These Are The Epic Marine Battle Anniversaries You Should Mark On Your Calendar In 2018


The Marine Corps has a much honored place in the annals of America’s military history.

The Corps Hymn even begins with a recitation of its 19th century exploits: “From the Halls of Montezuma, to the shores of Tripoli.”

The first place recalls the Marines participation in the Mexican War and the latter refers to its stunning and bold defeat of the Barbary Pirates in the First Barbary War in the early 1800’s. This year the Marine Corps will be remembering several important anniversaries in its long tradition.

The siege at Khe Sanh

The first will be this coming January 21, 2018. That day will mark the 50th anniversary of the beginning of the siege at Khe Sanh in 1968 some ten days before the beginning of the Tet Offensive of the Vietnam War. This one is very personal to me because I was there.

Source: National Museum of the U.S. Air Force
Besieged U.S. Marines at Khe Sanh, Vietnam, watch as a U.S. Air Force F-4 makes close air support strike over the area.

I arrived in Khe Sanh on the 23rd of January as a Fleet Marine Force Navy Corpsman. I was assigned to Bravo Co., 3rd Recon Bn., 3rd Marine Division when I arrived in country a week before the siege began, but was flown up there two days after the siege had started.

Source: National Museum of the U.S. Air Force
A U.S. Marine photographer is shown taking a photo of a USAF F-100 accurately delivering its bombs just a few yards outside the perimeter wire at Khe Sanh on March 15, 1968.

The siege lasted for 77 days. The 5-6,000 Marines of the 26th Marines and elements of the 9th Marines in the hills around Khe Sanh, along with a handful of Air Force personnel, some Navy Seabees, and a unit of ARVN soldiers were surrounded by some 20-40,000 well armed and equipped NVA troops who shelled the base with artillery, mortars, and rocket fire as well as small arms fire almost daily during that time.

Source: Wikimedia Commons
Supplies being dropped into the base during the siege of Khe Sanh.

Over those 77 days, the Marines would suffer 205 killed in action (KIA), and 1,668 wounded in action (WIA). Bravo Co. 3rd Recon lost 19 KIA, 49 WIA, and only 42 of the original company roster of 110 before the siege were able to leave the base walking after the siege was lifted.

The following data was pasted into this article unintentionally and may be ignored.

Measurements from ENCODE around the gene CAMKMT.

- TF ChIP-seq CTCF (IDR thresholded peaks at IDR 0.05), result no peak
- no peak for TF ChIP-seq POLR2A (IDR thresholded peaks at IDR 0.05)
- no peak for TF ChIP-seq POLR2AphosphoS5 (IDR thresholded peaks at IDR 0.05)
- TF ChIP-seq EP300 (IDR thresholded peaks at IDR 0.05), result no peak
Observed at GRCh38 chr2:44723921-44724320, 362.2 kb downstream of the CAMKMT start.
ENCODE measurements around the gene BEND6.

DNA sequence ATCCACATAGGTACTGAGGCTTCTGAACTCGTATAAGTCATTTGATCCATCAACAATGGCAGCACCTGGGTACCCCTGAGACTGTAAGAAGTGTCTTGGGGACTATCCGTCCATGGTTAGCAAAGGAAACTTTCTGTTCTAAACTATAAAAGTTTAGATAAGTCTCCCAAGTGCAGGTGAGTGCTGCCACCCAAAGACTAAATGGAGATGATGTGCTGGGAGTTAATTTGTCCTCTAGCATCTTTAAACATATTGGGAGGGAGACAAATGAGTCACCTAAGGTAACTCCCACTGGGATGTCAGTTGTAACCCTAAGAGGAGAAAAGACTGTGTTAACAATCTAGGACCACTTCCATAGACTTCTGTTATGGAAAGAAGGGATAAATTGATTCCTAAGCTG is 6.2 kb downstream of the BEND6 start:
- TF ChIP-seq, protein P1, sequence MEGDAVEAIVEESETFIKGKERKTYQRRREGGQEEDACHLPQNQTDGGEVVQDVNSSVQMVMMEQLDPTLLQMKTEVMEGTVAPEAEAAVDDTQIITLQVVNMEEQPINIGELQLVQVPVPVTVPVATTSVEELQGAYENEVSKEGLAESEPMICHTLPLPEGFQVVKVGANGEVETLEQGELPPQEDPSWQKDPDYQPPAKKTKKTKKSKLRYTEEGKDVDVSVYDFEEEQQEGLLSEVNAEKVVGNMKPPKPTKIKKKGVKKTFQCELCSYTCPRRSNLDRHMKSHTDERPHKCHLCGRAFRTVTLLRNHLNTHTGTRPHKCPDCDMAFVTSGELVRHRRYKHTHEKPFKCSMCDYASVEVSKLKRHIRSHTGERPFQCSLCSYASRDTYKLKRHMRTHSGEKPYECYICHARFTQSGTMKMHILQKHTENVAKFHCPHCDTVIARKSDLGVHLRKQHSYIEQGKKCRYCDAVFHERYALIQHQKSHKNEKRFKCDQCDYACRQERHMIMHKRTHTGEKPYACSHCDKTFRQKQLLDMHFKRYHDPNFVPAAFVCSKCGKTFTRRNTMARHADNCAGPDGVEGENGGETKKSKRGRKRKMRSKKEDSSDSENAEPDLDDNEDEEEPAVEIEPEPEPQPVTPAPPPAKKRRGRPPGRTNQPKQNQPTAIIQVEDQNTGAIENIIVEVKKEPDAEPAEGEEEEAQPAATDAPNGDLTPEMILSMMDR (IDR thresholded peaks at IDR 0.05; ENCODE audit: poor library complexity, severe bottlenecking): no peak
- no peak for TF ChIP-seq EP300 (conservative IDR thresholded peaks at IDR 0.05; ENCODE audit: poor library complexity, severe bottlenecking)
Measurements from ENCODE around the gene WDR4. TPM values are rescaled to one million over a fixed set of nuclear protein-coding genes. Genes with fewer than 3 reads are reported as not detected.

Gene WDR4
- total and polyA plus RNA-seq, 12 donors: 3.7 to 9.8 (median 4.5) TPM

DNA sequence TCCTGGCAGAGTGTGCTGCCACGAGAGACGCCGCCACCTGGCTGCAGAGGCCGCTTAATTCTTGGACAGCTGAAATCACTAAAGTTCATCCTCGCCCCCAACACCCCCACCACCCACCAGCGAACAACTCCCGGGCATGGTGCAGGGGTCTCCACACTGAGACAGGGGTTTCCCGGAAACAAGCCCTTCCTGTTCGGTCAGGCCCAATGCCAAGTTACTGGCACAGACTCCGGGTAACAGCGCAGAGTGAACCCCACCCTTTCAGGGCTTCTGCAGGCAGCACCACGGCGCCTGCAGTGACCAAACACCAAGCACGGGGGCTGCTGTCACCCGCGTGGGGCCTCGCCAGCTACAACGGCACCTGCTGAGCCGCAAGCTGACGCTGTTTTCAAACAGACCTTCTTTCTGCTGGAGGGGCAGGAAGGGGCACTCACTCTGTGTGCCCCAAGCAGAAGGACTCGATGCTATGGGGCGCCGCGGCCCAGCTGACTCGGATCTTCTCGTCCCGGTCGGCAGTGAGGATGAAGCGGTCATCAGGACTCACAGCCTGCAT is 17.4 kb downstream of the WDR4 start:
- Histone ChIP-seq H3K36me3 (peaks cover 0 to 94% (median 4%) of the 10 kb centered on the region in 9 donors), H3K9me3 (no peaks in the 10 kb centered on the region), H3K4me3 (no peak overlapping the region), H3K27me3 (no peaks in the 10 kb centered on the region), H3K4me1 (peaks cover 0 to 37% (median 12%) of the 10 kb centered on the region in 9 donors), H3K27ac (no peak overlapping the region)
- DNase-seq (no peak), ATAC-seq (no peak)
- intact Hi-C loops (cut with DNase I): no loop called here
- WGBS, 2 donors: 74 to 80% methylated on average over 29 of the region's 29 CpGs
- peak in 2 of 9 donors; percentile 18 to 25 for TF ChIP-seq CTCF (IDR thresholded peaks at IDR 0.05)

I was one of them.

The battle for Hue City

The second anniversary to be remembered this year is also from the Vietnam War. On January 31, 1968 the battle for Hue City during the Tet Offensive began.

s would earn the nickname, “Devil Dogs.” It was given to them by the Germans who were overwhelmed by the fierce determination of this unit.

Source: Wikimedia Commons
D. R. Howe (Glencoe, MN) treats the wounds of Private First Class D. A. Crum (New Brighton, PA), “H” Company, 2nd Battalion, Fifth Marine Regiment, during Operation Hue City.

This was a vicious, hard fought battle that went street to street and house to house from 31 January to 24 February. It was some of the most intense, in-your-face, and hand-to-hand fighting seen in the Vietnam War. There were 11 battalions of Army of the Republic of Vietnam (ARVN) troops, 4 U.S. Army battalions, and 3 Marine Corps battalions pitted against 10 battalions of People’s Army of Vietnam (NVA) and Viet Cong (VC) troops.

It was one of the bloodiest engagements of the entire war.

Source: Wikimedia Commons
A grenadier from the 3rd Platoon, Company 2nd H, 2nd Battalion, 5th Marines, carries a Vietnamese woman from Hue Hospital to safety during the battle.

The Marines were in the thick of it, clawing their way, block by bitter block to retake the old Imperial City on the banks of the Perfume River. When it was over it was discovered that the NVA and VC had massacred some 4,856 civilians and captured personnel. The Marines lost 142 KIA and suffered 850 WIA during the battle.

The city was finally taken back under allied control on the 24th of January ending the Tet Offensive of 1968.

Click the button below to read about two more epic Marine battles!

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Dan Doyle is a husband, father, grandfather, Vietnam veteran, and retired professor of Humanities at Seattle University. He taught 13 years at the high school level and 22 years at the university level. He spends his time now babysitting his granddaughter. He is a poet and a blogger as well. Dan holds an AA degree in English Literature, a BA in Comparative Literature, and an MA in Theology, and writes regularly for The Veterans Site Blog.